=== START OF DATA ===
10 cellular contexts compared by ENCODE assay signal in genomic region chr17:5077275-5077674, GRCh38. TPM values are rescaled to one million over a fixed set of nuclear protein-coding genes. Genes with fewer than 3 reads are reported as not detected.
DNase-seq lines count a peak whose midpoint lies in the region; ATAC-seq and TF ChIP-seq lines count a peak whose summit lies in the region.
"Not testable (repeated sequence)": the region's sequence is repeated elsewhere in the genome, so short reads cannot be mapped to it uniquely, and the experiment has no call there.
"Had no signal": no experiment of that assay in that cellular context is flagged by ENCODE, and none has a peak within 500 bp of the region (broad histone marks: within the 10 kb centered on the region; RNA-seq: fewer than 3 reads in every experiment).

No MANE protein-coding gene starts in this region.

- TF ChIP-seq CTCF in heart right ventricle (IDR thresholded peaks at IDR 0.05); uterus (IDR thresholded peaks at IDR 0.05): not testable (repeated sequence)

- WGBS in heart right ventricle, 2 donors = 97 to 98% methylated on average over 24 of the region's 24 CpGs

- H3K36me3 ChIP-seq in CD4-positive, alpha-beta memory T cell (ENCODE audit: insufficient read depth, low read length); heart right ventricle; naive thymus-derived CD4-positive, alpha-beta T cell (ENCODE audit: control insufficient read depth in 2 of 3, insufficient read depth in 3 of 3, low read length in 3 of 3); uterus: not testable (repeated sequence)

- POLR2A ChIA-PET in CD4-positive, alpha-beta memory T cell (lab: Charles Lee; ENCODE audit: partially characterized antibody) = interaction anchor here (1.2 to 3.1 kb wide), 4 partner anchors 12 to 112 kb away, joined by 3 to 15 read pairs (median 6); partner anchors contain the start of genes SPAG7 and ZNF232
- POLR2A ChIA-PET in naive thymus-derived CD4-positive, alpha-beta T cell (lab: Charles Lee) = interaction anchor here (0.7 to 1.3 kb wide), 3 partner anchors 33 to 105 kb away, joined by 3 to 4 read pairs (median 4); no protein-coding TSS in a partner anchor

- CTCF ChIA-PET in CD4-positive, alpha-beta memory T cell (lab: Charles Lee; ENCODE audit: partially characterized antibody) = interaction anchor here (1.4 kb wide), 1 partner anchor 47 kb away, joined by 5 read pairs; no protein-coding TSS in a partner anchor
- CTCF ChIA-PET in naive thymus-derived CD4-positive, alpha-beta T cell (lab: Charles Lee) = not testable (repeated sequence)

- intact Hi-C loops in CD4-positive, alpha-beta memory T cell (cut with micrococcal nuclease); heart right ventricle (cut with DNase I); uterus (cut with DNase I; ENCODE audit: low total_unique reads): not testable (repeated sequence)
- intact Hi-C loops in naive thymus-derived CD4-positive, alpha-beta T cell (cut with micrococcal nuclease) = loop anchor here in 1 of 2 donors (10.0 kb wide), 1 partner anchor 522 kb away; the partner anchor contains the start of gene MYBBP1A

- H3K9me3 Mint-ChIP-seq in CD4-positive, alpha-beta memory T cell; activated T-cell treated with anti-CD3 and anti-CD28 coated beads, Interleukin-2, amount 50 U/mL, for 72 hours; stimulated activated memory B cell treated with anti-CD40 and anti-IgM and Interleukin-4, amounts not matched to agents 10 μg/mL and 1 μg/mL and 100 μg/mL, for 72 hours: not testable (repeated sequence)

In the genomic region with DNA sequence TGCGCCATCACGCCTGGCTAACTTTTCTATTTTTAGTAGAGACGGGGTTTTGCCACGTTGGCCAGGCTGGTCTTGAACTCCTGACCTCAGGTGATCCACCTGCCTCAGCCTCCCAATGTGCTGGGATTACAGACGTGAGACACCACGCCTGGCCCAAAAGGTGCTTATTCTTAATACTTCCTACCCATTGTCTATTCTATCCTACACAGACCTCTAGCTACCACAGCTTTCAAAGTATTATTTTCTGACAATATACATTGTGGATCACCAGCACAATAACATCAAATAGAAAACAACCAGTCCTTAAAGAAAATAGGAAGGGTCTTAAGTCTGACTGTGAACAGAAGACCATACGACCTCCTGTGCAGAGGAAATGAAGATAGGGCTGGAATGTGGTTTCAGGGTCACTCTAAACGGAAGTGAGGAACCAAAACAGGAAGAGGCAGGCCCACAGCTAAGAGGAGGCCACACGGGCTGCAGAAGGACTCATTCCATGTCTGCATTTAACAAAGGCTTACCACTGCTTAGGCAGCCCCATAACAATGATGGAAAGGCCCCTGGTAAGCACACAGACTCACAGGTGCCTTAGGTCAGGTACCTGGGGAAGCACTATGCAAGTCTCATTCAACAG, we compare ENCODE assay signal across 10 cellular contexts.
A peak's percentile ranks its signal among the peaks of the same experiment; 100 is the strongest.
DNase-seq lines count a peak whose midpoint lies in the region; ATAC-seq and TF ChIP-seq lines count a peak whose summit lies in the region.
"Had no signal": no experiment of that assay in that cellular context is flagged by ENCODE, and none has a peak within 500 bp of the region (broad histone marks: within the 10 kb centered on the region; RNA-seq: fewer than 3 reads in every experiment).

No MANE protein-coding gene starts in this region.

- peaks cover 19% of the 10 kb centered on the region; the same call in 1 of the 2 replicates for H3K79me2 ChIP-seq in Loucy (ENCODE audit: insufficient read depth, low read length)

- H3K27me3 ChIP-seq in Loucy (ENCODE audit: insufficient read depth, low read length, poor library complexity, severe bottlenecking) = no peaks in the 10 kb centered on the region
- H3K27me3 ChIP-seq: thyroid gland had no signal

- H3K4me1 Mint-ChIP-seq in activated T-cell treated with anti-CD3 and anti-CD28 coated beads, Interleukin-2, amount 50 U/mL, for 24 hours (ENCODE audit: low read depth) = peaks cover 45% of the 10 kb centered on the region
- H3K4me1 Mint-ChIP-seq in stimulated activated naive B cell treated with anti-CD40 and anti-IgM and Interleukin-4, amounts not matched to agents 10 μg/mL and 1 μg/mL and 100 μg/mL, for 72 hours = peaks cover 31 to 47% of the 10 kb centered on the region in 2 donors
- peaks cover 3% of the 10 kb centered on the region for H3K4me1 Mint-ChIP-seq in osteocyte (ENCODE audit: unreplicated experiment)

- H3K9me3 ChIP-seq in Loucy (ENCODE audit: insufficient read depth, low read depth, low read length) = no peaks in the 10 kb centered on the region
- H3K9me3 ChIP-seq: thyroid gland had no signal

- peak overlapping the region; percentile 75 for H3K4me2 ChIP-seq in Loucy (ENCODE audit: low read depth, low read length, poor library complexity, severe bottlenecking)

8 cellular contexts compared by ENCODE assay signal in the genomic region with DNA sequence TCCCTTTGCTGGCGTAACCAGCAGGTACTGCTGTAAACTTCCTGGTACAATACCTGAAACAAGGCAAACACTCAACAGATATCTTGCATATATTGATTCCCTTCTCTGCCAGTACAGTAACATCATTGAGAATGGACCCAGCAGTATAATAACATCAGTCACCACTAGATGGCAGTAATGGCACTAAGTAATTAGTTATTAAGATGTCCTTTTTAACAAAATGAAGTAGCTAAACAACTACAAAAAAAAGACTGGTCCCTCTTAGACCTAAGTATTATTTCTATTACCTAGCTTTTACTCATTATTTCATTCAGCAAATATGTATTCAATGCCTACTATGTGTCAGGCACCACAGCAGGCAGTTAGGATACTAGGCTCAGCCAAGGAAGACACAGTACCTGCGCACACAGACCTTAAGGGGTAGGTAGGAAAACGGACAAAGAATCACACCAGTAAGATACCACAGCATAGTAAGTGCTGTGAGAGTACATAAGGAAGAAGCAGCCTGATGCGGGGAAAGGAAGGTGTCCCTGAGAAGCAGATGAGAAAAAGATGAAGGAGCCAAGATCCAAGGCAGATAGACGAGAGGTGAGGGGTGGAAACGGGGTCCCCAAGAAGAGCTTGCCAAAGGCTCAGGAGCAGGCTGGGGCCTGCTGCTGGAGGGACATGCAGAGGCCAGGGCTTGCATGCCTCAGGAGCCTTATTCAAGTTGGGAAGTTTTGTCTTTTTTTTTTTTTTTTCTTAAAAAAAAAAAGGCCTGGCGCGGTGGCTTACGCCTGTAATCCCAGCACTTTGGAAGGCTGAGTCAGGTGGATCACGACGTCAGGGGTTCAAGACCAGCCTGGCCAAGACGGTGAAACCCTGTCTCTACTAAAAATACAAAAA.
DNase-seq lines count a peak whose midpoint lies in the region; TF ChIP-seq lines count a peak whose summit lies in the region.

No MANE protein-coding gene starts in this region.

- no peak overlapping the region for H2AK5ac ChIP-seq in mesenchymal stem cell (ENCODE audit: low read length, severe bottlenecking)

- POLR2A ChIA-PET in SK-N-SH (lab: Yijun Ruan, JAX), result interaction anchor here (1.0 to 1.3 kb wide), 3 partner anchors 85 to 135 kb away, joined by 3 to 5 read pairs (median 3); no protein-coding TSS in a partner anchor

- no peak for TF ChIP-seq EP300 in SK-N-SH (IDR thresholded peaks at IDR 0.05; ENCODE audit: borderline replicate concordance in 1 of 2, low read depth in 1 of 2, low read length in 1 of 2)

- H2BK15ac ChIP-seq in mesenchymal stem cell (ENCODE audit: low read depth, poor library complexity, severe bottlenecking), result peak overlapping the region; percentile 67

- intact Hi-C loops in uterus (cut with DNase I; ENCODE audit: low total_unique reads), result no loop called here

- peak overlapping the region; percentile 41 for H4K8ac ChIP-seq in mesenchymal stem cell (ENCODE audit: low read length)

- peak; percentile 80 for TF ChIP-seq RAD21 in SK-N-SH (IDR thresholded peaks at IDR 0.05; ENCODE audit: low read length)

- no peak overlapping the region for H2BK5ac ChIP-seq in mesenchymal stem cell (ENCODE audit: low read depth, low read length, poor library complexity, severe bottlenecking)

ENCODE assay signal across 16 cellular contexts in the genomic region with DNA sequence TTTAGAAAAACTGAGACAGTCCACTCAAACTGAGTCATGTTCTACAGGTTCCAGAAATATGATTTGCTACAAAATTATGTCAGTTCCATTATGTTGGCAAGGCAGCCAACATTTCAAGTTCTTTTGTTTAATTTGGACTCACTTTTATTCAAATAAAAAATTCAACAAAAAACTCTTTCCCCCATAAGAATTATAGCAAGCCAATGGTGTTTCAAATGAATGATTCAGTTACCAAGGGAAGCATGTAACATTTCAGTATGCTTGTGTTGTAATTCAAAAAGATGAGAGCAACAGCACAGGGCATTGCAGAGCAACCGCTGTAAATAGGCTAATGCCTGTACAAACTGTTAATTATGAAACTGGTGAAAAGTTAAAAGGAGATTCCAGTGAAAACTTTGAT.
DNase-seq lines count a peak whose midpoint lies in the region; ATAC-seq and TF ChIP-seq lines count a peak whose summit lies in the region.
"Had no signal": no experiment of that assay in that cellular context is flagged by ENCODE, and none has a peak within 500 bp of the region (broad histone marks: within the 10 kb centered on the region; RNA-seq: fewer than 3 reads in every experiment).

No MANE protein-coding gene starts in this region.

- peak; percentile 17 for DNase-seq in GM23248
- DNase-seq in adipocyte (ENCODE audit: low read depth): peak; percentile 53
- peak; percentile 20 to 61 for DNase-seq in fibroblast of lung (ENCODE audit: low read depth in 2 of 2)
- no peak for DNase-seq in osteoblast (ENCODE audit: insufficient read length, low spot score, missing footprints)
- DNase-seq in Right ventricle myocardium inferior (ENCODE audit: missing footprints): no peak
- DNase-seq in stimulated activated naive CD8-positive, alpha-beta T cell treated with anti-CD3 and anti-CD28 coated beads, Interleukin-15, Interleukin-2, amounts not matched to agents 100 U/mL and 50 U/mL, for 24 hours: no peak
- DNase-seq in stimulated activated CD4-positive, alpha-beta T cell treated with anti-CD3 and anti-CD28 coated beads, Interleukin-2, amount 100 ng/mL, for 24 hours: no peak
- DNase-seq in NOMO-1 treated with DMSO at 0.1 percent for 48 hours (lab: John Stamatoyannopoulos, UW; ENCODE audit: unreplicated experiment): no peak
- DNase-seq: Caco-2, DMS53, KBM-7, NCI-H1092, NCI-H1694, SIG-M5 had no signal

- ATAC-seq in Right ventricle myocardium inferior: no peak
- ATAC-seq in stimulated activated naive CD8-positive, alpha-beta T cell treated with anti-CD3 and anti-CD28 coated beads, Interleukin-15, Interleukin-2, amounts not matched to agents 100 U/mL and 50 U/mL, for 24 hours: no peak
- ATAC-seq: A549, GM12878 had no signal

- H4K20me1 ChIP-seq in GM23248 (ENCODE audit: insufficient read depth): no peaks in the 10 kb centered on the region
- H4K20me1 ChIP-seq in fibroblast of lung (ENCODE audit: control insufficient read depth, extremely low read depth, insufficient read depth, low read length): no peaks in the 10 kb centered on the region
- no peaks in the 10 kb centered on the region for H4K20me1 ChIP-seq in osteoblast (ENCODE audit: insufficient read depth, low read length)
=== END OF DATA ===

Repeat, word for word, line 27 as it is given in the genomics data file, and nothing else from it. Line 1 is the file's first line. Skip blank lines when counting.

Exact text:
- H3K9me3 ChIP-seq in Loucy (ENCODE audit: insufficient read depth, low read depth, low read length) = no peaks in the 10 kb centered on the region